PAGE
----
Kimi Raikkonen, the winner of the Australian Grand Prix, eradicated any doubts that his Melbourne performance was due to exceptional weather and track conditions by topping the time sheets in Sepang on Day 1 of the Malaysian Grand Prix weekend.
With track temperatures over 30 degrees, the 33 year old Finn edged out Sebastian Vettel’s Red Bull and Felipe Massa’s Ferrari, but the margins were tight; just 9/100ths of a second separated first and third.
Lotus’ technical director James Allison confirmed that only Raikkonen had the new updates on his car today, with Romain Grosjean thus disadvantaged. Lotus has a new exhaust package and was trialling a new front wing today. The Frenchman was 6th, some seven tenths of a second slower than his team mate.
The session was punctuated with a rain shower; the track was soaked but dried quickly. Nevertheless the times never got back to the levels of the first part of the session.
There was some encouragement for McLaren and Jenson Button when the track was damp; he was closer to the pace than in the dry. But the reality for his team is that without rain, he will once again be trailing Force India in the bottom of the top ten. Also showing strong pace in the wet once again was Sauber’s Esteban Gutierrez and the Mercedes drivers.
Raikkonen’s pace was strong on both low and high fuel and in the wet conditions and with tyre degradation looking severe, especially on the harder compound, the Lotus’ ability to cover the distance in one less stop than its main rivals while maintaining good pace, may turn out to be a big advantage again.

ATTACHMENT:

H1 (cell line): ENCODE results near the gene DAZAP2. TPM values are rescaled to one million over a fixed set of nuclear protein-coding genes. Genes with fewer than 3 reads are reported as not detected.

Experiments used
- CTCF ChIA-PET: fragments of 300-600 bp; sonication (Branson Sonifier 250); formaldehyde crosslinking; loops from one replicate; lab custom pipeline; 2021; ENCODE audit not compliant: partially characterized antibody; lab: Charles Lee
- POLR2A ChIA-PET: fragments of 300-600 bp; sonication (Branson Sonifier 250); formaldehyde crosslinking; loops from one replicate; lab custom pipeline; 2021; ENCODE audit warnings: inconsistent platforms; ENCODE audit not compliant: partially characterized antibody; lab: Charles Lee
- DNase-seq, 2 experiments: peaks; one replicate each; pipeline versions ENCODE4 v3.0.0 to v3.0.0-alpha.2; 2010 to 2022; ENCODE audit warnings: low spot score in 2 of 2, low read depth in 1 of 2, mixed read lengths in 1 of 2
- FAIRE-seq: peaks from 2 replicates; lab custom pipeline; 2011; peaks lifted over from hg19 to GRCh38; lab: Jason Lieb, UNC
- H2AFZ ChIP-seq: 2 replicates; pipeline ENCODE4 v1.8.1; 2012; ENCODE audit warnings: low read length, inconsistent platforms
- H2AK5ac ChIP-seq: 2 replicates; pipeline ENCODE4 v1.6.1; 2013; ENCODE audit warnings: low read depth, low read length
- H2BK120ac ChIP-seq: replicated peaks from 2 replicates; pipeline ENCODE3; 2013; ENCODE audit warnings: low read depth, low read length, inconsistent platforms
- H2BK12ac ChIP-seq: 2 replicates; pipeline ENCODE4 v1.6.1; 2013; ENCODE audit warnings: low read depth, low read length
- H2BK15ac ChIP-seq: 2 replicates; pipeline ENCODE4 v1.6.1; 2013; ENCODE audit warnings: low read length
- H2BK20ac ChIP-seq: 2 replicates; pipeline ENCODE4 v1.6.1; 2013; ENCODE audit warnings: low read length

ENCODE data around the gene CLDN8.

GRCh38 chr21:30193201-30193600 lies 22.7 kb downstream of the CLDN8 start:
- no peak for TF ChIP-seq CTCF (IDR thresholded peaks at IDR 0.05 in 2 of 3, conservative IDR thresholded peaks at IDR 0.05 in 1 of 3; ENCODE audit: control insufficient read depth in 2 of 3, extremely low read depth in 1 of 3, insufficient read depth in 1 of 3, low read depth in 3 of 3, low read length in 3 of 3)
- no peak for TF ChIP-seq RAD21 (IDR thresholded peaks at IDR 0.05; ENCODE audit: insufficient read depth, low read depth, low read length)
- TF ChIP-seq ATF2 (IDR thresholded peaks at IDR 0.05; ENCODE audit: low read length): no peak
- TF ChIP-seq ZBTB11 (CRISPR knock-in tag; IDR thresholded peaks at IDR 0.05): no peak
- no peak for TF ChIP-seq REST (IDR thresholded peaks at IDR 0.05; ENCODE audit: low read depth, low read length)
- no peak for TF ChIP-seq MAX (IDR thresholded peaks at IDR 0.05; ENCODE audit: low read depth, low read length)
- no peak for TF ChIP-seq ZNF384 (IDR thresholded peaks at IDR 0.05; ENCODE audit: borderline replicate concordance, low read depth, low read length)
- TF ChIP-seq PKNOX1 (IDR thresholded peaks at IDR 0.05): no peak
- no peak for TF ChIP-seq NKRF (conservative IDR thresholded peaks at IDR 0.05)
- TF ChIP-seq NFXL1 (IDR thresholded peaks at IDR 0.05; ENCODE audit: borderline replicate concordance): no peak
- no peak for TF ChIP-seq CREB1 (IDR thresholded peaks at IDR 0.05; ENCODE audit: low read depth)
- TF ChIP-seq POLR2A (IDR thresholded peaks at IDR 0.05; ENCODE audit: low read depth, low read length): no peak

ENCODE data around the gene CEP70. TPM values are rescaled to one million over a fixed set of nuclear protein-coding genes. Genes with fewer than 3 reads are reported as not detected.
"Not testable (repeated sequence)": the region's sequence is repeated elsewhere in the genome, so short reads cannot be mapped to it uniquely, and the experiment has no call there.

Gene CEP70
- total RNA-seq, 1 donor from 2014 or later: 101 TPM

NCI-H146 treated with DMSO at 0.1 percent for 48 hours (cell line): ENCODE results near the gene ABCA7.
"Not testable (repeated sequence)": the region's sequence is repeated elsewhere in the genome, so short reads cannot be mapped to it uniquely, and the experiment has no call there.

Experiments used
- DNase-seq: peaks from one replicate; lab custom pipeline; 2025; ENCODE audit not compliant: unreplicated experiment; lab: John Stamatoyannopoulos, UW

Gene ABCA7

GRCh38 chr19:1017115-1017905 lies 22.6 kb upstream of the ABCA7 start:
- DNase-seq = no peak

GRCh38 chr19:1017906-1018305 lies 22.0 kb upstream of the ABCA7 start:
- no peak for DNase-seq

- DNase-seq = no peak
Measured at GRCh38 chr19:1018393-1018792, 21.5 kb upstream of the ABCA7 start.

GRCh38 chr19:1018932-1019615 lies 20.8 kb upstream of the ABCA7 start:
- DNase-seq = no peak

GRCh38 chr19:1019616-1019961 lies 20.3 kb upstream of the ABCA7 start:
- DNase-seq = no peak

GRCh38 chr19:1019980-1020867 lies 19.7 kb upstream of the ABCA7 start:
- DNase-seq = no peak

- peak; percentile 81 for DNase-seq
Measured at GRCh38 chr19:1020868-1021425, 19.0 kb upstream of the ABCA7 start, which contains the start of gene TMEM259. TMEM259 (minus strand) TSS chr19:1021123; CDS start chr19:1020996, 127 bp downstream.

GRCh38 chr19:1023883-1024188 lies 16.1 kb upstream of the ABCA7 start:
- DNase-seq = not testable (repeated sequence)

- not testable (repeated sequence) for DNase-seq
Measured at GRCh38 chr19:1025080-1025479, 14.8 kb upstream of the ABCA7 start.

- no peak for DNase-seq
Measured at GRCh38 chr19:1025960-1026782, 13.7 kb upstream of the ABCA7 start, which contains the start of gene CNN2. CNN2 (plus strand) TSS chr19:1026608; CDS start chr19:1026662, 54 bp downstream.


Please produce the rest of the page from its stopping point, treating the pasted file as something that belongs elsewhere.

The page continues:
Allison observed that Malaysia is traditionally one more stop than Melbourne, which indicates that his team is planning for three stops on Sunday. The question is whether Red Bull and Ferrari can also do the 56 laps at pace in three stops.
Williams, another team that has had a disappointing start to the season, ran an evaluation programme today hoping to solve some of its problems which are partly aerodynamic and partly set-up geometry. Early indications looked positive, but by the end of Free Practice 2 it appeared that they were still some way off, with Jules Bianchi’s Marussia ahead of Valtteri Bottas and Pastor Maldonado only half a second ahead.
“We haven’t made the progress we had hoped for today,” admitted technical director Mike Coughlan. We need to look at the data we have from both sessions to maximise the package we have. We will then head straight back to the factory to work on some improvements ahead of Shanghai.”
MALAYSIAN GRAND PRIX, Sepang, Free Practice 2
1. Kimi Raikkonen Lotus 1m36.569 28 Laps
2. Sebastian Vettel Red Bull 1m36.588s + 0.019s 27
3. Felipe Massa Ferrari 1m36.661s + 0.092s 33
4. Fernando Alonso Ferrari 1m36.985s + 0.416s 23
5. Mark Webber Red Bull 1m37.026s + 0.457s 29
6. Romain Grosjean Lotus 1m37.206s + 0.637s 26
7. Nico Rosberg Mercedes 1m37.448s + 0.879s 32
8. Paul di Resta Force India 1m37.571s + 1.002s 30
9. Lewis Hamilton Mercedes 1m37.574s + 1.005s 32
10. Adrian Sutil Force India 1m37.788s + 1.219s 10
11. Sergio Perez McLaren 1m37.838s + 1.269s 21
12. Jenson Button McLaren 1m37.865s + 1.296s 29
13. Nico Hulkenberg Sauber 1m38.068s + 1.499s 31
14. Esteban Gutierrez Sauber 1m38.645s + 2.076s 23
15. Jean-Eric Vergne Toro Rosso 1m38.738s + 2.169s 31
16. Pastor Maldonado Williams 1m38.801s + 2.232s 27
17. Daniel Ricciardo Toro Rosso 1m38.904s + 2.335s 31
18. Jules Bianchi Marussia 1m39.508s + 2.939s 30
19. Valtteri Bottas Williams 1m39.660s + 3.091s 28
20. Charles Pic Caterham 1m40.757s + 4.188s 29
21. Giedo van der Garde Caterham 1m40.768s + 4.199s 32
22. Max Chilton Marussia 1m41.438s + 4.869s 23